Zabdiel Adams to John Adams
Lunenburg April 19th. 1777
The great Distance that separates us occasions that we can hear of each others welfare but seldom. This therefore ought to induce us, as we were formerly much acquainted, to embrace every opportunity to write in order to perpetuate that friendship and regard that once so eminently subsisted between us. It would to me be highly acceptable could Letters be conveyed backwards and forwards frequently. But as this cannot be, I should be inexcusable to let pass those chances which sometimes present of sending a Letter directly to you. One such, I was favored with about 10 months ago, I embraced it, and had in return a most agreeable Letter from yourself. An Opportunity equally safe and convenient now offers in the person of Nathaniel Gorham Esq: who comes charged with a petition to the Congress from the People of Charlestown, praying for a Compensation for the Damage they sustained in the wanton destruction of their Town.1 This Gentleman now resides in Lunenburg and is one of my nearest neighbors. From an intimate acquaintance with him I can recommend him to you as a person of virtue, patriotism and superior good sense. By him you may receive information of the state of affairs in this part of the Continent. However I cannot forbear to mention a difficulty that is sensibly felt at present, and threatens very great mischief unless a remedy be speedily administered. The difficulty I mean, is the depretiation of our paper currency. The Legislature took up this matter and passed an act regulating the prices of the most essential commodities among us, as you know very well. I hoped this act would have been attended to by the people, and thereby a value given to our circulating medium. My expectations are disappointed. The Prices of the necessary and convenient articles of Life, instead of being lessened are greatly encreasd since the promulgation of that Law. Nitimur in Vetitum. But few persons comply with it. Many things Money will not purchase at all, and those for which it is taken are exorbitantly dear. The extreme plenty of it is doubtless the principal reason of its being so greatly undervalued. Whether this redundancy of cash arises from the too copious emission of it by the Congress and the particular states; or from its being counterfeited by our enemies, I cannot tell; tho many worthy persons with whom I converse are ready to impute it chiefly to the latter cause. But let it arise from what quarter soever, it is an evil that deserves the closest attention of those that are in Power. The remedy to be applied I am not competent to point out; neither indeed is it necessary to prescribe or suggest to so wise and discerning a body as the Congress. Doubtless the calling it in plentifully by taxes, and then consuming it so far as redundant, and the making it death to counterfeit it would have a Direct tendency greatly to lessen, if not totally to destroy an evil, which if let alone bids fair to Draw after it more serious and troublesome consequences, than the arms of our enraged foes.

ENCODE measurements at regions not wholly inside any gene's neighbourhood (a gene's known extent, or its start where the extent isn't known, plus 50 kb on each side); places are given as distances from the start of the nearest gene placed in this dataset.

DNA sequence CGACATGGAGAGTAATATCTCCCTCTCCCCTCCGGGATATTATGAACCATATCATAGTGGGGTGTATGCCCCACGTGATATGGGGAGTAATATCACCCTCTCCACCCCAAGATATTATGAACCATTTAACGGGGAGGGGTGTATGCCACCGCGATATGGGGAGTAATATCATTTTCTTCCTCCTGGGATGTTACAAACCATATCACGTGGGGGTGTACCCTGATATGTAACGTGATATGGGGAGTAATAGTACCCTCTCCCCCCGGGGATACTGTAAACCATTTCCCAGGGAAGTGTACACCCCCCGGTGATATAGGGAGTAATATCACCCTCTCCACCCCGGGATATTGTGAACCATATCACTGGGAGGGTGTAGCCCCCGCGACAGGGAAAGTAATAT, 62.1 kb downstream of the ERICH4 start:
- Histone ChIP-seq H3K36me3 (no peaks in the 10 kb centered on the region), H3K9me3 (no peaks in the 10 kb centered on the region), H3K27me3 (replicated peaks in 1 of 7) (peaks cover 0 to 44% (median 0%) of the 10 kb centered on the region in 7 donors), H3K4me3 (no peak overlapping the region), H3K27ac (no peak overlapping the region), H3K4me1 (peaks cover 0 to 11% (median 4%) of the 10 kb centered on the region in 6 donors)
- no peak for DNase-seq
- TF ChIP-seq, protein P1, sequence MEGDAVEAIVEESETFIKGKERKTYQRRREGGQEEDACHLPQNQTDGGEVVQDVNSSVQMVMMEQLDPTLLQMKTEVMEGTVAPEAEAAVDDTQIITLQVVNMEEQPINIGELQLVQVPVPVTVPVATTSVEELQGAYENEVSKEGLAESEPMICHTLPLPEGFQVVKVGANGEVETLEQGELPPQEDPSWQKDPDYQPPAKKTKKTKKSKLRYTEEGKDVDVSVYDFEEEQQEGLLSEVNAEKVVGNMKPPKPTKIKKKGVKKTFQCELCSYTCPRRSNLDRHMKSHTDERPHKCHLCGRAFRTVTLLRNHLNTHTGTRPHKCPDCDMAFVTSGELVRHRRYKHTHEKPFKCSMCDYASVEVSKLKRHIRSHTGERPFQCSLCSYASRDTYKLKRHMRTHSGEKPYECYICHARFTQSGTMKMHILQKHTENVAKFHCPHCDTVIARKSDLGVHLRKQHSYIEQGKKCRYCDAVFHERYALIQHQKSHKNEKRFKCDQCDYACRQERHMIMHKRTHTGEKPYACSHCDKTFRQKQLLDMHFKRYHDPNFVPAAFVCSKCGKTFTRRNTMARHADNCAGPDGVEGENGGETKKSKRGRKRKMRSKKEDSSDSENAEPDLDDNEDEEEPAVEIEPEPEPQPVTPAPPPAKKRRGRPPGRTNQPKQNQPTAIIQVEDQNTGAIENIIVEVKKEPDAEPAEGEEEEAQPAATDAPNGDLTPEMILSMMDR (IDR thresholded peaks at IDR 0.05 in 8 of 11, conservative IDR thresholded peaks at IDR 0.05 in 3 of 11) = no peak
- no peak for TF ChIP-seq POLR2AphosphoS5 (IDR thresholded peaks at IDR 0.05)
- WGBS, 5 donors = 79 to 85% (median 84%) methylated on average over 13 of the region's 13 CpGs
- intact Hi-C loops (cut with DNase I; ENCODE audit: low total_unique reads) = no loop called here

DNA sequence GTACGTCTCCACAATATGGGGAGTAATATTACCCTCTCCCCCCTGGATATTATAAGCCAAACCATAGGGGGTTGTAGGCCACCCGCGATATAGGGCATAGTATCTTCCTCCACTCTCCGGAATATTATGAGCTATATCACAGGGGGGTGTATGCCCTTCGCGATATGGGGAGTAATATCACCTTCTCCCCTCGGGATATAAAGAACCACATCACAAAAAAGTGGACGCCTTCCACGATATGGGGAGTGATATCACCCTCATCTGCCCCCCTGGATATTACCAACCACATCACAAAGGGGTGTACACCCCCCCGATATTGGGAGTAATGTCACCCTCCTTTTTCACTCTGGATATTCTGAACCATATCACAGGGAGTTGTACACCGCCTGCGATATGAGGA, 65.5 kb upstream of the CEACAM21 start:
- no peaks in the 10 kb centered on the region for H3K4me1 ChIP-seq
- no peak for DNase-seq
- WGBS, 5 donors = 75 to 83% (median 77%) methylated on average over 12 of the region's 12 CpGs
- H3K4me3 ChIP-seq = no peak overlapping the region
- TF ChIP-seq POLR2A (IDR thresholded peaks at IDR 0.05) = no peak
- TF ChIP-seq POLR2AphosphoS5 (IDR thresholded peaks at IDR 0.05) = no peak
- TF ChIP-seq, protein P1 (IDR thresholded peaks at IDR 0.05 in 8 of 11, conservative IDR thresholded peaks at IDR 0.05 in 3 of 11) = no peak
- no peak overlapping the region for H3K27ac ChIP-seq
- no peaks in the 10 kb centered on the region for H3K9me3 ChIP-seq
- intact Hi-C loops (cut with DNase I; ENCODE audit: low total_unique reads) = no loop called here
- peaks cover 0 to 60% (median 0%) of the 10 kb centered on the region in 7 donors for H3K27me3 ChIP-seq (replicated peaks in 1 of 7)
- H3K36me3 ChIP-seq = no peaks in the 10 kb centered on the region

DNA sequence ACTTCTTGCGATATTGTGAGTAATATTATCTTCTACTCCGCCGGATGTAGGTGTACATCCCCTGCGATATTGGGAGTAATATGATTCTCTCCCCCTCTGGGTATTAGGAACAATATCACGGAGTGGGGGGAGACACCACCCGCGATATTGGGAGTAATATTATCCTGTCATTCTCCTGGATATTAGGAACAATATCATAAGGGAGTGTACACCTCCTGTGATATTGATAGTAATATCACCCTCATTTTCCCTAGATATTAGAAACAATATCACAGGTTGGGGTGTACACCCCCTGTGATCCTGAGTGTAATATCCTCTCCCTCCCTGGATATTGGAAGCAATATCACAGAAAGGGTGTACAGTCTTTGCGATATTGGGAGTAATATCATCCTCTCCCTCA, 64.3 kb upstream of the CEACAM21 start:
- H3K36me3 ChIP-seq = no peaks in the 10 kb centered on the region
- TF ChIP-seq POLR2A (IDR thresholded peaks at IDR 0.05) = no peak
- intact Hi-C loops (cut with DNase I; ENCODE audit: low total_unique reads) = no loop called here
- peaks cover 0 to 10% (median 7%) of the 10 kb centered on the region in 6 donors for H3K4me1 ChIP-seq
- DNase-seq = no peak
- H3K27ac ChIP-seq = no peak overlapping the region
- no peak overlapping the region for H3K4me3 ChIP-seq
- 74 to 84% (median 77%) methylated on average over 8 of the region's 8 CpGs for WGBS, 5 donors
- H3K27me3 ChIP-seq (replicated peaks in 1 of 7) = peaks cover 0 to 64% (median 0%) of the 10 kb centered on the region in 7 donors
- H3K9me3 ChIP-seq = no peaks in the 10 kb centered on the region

You will excuse my mentioning a thing of this Nature as it appears to me a matter of great importance. Money is the sinews of War; and if our enemies can devise a method by which to destroy the credit of our medium they will as effectually gain their point, as tho they were to conquer the country by dint of Arms. We have much need to be upon our guard not only against their power, but also against their policy and cunning. My Dear Sir, we have enemies both within and without to encounter, and what they want in strength they seem determind to supply by artifice. It is shrewdly suspected by those who are far from being inattentive observers, that many who are called Tories among us are possessed of counterfeit money. I am told that several who were known to be poor before the war began and who have done no business since it took place, now appear in pomp and splendor, ride fine horses, buy gay clothes and purchase farms. If this be so, we have too much reason to think they do not come honestly by their riches. Obsta Principiis is a good maxim and much to be regarded at this day. I hope those in Power will have wisdom to direct [. . .]2 in this perplexed state of our affairs.